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Health Care in France & Carte Vitale

Getting your ‘green card’ in France

Is it really that VITALE?

One of the key questions when moving or living in France is your health care rights.  The French healthcare system is actually quite simple and it has a very good reputation however it’s true that when new to France, it can all seem a little bit too much!

The main questions revolve around how to get the infamous carte vitale’? Why does it take so long? Can my family be covered? What documents do I need? It’s true that obtaining this card is the subject of many heated conversations between expats but if all your paperwork is in order, you can get a carte vitale reasonably quickly. For more complicated cases it can take much longer and I’ve taken on some cases where people have been waiting for 18 months, hence the bad reputation for getting this ‘green card’

CARTE VITALE

What Is It?

I have put this as the first question as most people think that having a carte vitale gives them access to health care in France.  This is not true.  And yet, everyone wants one!  The carte vitale is really just the card that facilitates your reimbursements and avoids you having to pay upfront for your health care.

Before you can have a carte vitale, you need to be ‘in’ the French health care system and your health care rights need to be activated.  These are two separate processes and the first priority is to ensure that you are in the French health care system.  Once your rights have been opened, you can then ask for a carte vitale.

What are my options for accessing health care in France?

There are really 4 main categories for obtaining access to health care in France:

1. If you’re a salaried person:  make a request for your social security via the CPAM once you have 3 salary slips

2. Business Activity:  make a request for your social security number via the SSI once you have a Siret number if it doesn’t come automatically

3. Retired and of retirement age: make a request via the CPAM ensuring you have your pension notifications with you

4.  Early Retiree or inactive: make a request via the PUMA once you can prove 3 months of continual residence in France.

If you are  looking for more advice on your particular situation or an overview on accessing the health care system then take a look at my mini e-book here or contact us  at LBS to book a consultation.

ADDING DEFENDANT BENEFICIARIES (husbands or wives)

If you applying via the PUMA (point 4 above), each adult person will need to apply in their own right.  If you are applying as a retiree and have a dependant spouse, they would need to apply via the PUMA if they have no pension income, yet.

If you are applying as a salaried person or business owner (points 1 & 2 above) and you have a partner that you would like to add, you need to contact your healthcare provider and ask to attached your spouse to your healthcare rights. This only works if your partner is dependent upon you financially as they have no job or business. They will receive their own social security number but will have their rights opened because of your contributions into the social system.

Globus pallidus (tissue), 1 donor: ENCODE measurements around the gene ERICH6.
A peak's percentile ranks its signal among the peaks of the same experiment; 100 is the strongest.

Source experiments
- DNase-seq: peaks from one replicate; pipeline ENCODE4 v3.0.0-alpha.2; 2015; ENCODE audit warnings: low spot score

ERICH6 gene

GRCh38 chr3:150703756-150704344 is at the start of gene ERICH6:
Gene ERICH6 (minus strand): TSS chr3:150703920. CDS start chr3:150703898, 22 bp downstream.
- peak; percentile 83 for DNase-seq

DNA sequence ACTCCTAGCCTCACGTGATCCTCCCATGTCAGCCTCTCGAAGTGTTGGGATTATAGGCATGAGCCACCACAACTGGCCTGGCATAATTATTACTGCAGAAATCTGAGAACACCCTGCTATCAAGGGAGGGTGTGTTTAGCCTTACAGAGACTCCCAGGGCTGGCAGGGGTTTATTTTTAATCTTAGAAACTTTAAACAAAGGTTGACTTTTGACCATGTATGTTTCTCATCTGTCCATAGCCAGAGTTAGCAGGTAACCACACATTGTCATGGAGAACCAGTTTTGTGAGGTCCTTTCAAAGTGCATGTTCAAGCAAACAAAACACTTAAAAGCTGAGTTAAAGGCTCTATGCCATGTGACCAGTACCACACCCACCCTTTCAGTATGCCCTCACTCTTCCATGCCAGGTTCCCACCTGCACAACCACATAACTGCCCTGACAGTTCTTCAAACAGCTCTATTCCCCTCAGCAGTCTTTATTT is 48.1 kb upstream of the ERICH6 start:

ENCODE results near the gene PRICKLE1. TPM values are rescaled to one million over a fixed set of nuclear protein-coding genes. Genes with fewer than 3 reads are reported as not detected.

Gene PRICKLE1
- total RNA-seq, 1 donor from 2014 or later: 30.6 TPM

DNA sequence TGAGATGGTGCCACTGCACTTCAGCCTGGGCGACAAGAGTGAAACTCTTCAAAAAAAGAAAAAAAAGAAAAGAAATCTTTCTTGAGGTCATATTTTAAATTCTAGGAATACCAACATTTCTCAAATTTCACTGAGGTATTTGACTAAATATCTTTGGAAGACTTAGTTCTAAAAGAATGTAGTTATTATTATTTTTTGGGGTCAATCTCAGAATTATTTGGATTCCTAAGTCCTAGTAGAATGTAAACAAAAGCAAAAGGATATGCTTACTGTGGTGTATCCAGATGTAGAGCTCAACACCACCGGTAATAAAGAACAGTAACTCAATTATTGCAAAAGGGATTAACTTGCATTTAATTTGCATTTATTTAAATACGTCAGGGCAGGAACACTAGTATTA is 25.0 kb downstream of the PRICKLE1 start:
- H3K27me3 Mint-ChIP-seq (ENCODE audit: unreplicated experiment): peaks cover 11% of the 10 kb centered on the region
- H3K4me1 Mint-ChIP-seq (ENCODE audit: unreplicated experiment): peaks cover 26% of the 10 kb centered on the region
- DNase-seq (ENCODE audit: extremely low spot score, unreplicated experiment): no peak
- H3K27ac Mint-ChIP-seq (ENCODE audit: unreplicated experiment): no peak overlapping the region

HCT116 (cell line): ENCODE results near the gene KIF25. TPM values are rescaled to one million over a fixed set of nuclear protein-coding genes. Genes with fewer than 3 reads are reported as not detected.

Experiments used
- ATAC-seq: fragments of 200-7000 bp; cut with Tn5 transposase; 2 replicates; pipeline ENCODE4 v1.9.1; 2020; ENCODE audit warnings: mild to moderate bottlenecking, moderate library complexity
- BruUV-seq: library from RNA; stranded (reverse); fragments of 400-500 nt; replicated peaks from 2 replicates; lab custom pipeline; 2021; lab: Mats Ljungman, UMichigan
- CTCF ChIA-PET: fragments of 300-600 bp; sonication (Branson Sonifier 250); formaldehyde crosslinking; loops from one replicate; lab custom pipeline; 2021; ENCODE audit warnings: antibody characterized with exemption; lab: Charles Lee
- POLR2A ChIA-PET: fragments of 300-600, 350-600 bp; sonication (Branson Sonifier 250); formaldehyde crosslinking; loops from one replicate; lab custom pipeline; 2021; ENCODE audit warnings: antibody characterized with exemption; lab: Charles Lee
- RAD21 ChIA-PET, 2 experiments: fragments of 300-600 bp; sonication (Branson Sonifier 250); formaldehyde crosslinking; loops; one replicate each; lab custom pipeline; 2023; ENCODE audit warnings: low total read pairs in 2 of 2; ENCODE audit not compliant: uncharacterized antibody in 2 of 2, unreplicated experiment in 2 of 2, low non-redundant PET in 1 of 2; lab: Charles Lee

Each of these people have one thing in common, they have paid or are paying their ‘cotisations sociales’.  These are the equivalent of your national insurance contributions ie they are paying into or have paid into the French Health care system.

Like most healthcare systems, if you don’t pay in you cannot qualify to obtain healthcare.  I’m not saying that if you have no money you can’t get health care, but I am saying that you have to justify this when making your application.

How does the French care system actually work?

So basically, you need to be registered with a local GP.  You do this by getting your doctor to sign the ‘Declaration de Medecin traitant’.  This is one of the documents that you will be asked to hand in to access your health care.

You then go to see the doctor, pay the appropriate fee (if you don’t have the carte vitale) and you will be reimbursed directly into your account. The reimbursement is quite quick 5 – 10 business days.  If you have a carte vitale you would give the doctor your carte vitale and this avoids the upfront payment.

If you need to see a specialist your GP will write you a letter that you take to see the specialist of your choice.  For some specialists you don’t need a letter eg gynecologist, dentist.

I certainly hope this has helped answer a few of those niggling questions but if not, you can book a consult directly with Tracy Leonetti to look at your particular situation and healthcare solutions.  LBS has also created a more detailed mini-guide that you can buy here.